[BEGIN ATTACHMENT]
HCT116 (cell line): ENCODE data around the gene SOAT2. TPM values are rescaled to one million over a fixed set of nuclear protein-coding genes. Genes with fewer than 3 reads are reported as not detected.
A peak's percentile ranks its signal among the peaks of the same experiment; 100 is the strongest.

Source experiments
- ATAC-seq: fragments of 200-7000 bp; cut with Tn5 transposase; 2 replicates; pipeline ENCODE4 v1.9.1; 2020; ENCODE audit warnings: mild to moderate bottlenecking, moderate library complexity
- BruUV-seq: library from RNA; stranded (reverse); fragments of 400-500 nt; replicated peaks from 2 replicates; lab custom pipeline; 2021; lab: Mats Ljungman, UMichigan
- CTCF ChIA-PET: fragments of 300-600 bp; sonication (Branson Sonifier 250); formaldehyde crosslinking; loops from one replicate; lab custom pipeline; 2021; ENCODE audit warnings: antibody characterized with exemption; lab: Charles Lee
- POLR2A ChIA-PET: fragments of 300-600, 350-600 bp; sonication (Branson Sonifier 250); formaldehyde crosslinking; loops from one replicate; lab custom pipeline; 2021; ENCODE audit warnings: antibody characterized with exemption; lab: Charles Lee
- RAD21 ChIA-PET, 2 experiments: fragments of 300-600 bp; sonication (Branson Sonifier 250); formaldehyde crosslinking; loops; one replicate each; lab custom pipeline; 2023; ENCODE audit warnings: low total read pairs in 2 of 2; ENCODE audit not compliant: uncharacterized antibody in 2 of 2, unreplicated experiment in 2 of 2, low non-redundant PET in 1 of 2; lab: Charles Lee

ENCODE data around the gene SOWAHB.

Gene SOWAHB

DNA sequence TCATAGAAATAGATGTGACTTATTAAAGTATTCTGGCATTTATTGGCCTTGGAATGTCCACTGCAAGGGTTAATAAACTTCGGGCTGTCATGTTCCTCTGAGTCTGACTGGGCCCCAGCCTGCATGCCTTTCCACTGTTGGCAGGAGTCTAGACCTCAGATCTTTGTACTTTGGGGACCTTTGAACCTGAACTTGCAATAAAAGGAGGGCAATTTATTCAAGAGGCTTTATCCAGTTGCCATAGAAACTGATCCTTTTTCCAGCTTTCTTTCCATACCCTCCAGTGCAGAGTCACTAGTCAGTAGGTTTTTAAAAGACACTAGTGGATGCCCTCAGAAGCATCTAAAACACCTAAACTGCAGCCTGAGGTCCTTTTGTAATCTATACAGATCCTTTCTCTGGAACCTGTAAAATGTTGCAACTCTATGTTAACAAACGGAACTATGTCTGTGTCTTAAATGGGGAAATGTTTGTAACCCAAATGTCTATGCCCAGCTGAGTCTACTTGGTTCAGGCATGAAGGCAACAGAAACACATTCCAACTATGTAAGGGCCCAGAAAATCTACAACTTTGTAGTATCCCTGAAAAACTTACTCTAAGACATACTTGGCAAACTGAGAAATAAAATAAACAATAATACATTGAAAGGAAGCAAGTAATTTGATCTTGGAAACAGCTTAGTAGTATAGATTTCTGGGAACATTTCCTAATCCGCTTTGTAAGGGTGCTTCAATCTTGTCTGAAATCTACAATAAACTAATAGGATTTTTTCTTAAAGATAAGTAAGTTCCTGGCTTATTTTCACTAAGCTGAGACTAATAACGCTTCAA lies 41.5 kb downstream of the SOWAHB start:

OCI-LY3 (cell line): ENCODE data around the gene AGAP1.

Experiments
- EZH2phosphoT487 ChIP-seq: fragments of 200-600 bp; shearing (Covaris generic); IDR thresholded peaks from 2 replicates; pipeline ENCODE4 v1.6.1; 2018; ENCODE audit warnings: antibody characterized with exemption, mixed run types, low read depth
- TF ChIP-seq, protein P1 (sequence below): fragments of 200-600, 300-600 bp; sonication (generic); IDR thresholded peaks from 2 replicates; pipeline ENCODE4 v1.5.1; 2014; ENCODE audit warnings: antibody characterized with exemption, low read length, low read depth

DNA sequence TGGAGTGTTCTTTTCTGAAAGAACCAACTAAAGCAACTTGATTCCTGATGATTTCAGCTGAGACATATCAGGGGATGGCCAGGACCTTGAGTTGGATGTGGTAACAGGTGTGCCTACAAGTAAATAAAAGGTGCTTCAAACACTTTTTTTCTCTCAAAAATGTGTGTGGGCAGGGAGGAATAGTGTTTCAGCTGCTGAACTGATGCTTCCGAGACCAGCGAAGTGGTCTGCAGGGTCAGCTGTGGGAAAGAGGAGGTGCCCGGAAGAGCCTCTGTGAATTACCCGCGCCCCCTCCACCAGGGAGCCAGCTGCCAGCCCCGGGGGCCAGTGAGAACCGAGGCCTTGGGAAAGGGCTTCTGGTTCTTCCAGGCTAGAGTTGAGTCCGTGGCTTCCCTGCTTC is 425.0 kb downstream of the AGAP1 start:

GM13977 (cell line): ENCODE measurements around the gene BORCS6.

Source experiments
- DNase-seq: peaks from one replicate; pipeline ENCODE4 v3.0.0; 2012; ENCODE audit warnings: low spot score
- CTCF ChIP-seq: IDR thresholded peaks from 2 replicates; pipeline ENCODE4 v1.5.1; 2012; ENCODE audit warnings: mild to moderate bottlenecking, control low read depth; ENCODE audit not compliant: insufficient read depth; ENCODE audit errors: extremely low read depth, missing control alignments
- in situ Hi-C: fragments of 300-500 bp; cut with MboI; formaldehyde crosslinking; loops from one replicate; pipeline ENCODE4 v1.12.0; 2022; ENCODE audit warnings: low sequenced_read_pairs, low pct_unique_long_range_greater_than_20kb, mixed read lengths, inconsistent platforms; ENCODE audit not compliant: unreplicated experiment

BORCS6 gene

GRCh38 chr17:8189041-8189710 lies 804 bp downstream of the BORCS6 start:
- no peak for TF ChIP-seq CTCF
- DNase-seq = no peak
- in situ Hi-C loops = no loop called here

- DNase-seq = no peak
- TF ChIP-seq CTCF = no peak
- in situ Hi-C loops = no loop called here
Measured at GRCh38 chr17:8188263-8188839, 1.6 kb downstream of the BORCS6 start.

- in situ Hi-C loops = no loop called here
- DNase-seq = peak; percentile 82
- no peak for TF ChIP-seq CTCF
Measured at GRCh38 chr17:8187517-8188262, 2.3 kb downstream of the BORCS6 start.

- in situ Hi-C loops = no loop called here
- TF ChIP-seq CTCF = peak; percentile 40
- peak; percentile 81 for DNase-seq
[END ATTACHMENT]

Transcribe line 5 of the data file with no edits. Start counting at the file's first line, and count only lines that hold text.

- BruUV-seq: library from RNA; stranded (reverse); fragments of 400-500 nt; replicated peaks from 2 replicates; lab custom pipeline; 2021; lab: Mats Ljungman, UMichigan